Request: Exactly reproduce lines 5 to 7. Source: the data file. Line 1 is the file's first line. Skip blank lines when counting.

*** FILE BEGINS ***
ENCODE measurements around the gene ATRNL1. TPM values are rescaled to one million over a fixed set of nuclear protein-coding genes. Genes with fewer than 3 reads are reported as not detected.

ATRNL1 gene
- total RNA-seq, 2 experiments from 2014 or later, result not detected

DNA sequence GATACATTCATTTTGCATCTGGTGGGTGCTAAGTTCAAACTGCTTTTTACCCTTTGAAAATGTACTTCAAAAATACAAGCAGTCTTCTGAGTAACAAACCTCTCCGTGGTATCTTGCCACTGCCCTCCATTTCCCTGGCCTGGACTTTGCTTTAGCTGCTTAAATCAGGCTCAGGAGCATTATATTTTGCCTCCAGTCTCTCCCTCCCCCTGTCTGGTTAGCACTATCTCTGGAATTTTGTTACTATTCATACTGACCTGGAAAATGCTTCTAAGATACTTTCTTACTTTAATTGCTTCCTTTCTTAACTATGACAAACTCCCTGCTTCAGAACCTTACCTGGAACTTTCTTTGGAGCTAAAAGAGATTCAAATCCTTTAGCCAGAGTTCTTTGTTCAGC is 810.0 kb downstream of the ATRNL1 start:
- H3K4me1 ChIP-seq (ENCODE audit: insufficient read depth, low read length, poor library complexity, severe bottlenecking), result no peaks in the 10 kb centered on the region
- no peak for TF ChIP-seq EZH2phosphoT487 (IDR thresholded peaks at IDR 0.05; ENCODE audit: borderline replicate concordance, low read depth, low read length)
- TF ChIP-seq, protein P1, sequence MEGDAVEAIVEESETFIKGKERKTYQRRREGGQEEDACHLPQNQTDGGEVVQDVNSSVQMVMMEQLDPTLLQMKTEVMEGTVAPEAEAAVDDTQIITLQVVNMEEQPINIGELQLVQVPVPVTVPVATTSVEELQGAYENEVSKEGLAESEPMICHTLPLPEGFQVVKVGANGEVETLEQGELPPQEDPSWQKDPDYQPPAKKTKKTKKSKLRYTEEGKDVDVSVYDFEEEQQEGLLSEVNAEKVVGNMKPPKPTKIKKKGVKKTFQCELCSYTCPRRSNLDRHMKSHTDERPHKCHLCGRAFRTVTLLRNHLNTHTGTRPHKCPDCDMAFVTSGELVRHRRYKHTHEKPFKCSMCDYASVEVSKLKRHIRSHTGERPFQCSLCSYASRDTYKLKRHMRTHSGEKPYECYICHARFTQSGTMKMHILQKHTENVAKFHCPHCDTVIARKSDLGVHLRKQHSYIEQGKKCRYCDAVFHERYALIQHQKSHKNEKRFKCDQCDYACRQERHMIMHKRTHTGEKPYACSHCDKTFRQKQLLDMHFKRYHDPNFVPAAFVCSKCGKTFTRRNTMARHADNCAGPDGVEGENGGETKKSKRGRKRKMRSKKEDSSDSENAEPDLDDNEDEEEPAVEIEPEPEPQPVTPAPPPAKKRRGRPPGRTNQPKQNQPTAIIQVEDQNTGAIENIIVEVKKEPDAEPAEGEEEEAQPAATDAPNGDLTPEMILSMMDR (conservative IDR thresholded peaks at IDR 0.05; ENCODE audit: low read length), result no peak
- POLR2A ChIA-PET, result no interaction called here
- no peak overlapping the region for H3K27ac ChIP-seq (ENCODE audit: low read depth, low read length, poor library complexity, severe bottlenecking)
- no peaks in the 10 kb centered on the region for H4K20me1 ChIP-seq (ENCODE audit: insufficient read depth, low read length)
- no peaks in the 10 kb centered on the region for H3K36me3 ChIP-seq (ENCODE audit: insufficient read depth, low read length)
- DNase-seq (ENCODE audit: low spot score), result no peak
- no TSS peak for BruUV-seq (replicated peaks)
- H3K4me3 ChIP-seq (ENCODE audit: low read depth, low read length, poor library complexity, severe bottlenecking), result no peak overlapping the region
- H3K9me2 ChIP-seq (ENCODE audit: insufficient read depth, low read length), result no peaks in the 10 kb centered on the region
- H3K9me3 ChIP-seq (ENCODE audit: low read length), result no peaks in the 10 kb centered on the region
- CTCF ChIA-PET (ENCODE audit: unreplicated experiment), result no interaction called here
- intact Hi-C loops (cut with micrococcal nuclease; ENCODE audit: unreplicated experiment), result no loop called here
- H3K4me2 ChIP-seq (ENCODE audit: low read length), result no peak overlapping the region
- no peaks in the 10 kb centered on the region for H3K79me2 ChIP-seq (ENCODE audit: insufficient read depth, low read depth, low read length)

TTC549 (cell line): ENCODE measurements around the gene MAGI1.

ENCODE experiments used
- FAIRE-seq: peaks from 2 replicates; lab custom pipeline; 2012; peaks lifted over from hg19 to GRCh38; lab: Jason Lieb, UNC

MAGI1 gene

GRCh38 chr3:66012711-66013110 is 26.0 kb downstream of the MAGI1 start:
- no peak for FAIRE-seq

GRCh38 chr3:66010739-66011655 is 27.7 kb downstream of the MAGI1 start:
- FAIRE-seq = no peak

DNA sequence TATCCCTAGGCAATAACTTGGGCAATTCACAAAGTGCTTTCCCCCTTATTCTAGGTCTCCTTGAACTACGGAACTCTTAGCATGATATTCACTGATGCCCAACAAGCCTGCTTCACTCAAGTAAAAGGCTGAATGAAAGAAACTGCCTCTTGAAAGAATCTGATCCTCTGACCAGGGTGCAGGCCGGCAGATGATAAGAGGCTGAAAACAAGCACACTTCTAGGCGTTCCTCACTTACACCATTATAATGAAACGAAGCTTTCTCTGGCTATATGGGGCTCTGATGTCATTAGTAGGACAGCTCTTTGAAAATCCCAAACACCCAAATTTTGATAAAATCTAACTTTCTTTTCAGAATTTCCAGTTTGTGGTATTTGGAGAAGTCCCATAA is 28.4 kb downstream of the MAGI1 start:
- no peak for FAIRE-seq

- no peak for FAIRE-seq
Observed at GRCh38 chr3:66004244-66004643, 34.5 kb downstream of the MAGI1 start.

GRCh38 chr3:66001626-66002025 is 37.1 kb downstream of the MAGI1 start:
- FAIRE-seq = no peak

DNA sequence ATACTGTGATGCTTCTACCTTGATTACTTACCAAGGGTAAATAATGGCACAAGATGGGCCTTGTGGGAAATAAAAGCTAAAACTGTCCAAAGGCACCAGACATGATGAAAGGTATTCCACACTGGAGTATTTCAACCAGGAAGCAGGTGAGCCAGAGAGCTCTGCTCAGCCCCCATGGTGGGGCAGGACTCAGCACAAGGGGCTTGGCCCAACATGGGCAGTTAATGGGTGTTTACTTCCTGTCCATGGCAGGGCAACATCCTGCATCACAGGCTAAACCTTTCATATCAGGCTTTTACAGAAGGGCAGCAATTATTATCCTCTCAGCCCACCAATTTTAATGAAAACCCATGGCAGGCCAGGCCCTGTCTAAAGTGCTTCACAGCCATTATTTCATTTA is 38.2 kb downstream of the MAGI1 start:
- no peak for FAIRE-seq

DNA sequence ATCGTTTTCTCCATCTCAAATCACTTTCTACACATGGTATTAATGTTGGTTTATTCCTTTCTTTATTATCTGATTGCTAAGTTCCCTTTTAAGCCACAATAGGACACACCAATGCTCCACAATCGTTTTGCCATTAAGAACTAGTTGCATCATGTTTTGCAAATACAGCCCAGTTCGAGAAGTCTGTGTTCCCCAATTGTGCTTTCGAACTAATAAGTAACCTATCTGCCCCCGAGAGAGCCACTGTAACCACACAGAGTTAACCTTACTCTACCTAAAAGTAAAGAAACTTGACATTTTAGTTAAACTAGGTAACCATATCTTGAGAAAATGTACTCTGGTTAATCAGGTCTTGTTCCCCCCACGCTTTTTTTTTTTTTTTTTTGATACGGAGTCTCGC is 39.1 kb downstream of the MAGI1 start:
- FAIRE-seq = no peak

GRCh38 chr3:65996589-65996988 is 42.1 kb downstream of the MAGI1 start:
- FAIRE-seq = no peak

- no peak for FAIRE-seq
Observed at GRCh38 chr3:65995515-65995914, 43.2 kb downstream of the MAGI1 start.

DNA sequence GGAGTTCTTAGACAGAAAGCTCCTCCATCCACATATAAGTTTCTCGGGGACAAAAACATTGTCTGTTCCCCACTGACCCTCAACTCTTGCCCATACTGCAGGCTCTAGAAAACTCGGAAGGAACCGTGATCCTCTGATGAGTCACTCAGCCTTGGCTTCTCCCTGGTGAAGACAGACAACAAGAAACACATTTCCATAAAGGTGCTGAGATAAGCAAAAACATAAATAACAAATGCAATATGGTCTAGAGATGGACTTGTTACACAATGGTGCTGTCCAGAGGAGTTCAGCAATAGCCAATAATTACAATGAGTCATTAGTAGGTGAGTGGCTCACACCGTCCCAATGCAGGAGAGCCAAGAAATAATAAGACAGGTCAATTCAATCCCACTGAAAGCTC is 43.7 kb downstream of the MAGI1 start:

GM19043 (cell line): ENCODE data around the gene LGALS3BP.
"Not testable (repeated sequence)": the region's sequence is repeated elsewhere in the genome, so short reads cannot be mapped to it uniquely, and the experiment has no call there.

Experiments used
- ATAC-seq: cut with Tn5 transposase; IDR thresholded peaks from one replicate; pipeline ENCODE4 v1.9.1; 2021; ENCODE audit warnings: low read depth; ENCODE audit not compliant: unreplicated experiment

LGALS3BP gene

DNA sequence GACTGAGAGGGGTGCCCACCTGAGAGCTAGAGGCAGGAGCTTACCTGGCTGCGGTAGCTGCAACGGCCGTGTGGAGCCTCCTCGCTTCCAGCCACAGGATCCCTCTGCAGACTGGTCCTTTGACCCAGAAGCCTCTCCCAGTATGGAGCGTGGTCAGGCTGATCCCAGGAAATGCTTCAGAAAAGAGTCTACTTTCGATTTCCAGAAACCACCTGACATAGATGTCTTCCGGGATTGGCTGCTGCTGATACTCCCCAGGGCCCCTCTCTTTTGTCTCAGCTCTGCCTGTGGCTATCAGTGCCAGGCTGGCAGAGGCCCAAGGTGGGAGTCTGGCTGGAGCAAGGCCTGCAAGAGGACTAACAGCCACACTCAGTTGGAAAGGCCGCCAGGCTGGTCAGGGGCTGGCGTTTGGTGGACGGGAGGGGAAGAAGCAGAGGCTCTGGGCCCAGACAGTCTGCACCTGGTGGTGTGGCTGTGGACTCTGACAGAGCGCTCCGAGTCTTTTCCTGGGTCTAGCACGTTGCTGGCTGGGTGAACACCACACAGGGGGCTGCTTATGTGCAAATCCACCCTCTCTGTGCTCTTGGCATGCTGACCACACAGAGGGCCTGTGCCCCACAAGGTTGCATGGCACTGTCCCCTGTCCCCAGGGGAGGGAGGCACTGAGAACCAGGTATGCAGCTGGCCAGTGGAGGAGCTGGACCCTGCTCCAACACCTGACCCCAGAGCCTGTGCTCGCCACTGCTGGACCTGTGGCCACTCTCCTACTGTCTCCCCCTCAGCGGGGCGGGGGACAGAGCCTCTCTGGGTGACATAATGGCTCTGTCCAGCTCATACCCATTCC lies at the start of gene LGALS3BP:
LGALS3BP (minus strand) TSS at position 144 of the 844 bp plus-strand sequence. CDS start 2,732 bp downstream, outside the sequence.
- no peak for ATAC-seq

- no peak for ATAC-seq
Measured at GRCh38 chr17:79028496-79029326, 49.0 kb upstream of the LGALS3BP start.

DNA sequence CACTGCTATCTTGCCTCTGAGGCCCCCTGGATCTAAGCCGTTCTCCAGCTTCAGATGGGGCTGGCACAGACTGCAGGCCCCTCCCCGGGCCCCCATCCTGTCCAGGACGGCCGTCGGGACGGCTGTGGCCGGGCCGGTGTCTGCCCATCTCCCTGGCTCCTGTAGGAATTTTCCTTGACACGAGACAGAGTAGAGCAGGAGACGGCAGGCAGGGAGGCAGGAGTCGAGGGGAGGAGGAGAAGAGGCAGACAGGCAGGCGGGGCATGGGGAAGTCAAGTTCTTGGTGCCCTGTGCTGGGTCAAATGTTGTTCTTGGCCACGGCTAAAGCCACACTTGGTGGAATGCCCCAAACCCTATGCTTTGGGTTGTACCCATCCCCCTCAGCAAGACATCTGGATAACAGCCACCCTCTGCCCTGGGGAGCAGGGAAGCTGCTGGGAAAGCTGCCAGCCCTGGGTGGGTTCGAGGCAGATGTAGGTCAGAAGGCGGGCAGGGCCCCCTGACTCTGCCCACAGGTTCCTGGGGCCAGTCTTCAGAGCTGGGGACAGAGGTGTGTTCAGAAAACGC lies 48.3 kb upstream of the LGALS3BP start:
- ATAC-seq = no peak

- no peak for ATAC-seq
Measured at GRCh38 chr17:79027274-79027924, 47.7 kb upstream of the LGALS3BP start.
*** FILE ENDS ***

- H3K4me1 ChIP-seq (ENCODE audit: insufficient read depth, low read length, poor library complexity, severe bottlenecking), result no peaks in the 10 kb centered on the region
- no peak for TF ChIP-seq EZH2phosphoT487 (IDR thresholded peaks at IDR 0.05; ENCODE audit: borderline replicate concordance, low read depth, low read length)
- TF ChIP-seq, protein P1, sequence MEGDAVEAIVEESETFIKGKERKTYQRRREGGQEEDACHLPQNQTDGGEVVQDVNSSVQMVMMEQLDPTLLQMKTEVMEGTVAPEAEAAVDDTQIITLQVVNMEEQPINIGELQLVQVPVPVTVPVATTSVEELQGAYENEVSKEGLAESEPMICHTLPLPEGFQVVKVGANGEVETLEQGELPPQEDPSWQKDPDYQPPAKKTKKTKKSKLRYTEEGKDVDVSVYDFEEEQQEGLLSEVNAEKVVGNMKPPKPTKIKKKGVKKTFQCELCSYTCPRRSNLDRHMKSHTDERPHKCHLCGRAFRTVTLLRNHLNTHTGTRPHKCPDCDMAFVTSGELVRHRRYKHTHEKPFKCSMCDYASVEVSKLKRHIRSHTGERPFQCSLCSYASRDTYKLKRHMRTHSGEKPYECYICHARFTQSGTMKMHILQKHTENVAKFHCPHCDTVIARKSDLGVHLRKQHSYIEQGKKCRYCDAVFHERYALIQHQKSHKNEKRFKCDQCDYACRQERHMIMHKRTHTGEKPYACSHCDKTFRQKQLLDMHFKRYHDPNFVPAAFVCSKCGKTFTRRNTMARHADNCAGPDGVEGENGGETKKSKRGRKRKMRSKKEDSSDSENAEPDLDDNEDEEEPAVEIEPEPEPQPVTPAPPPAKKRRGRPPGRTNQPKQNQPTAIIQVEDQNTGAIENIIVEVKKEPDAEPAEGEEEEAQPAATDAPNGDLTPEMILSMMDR (conservative IDR thresholded peaks at IDR 0.05; ENCODE audit: low read length), result no peak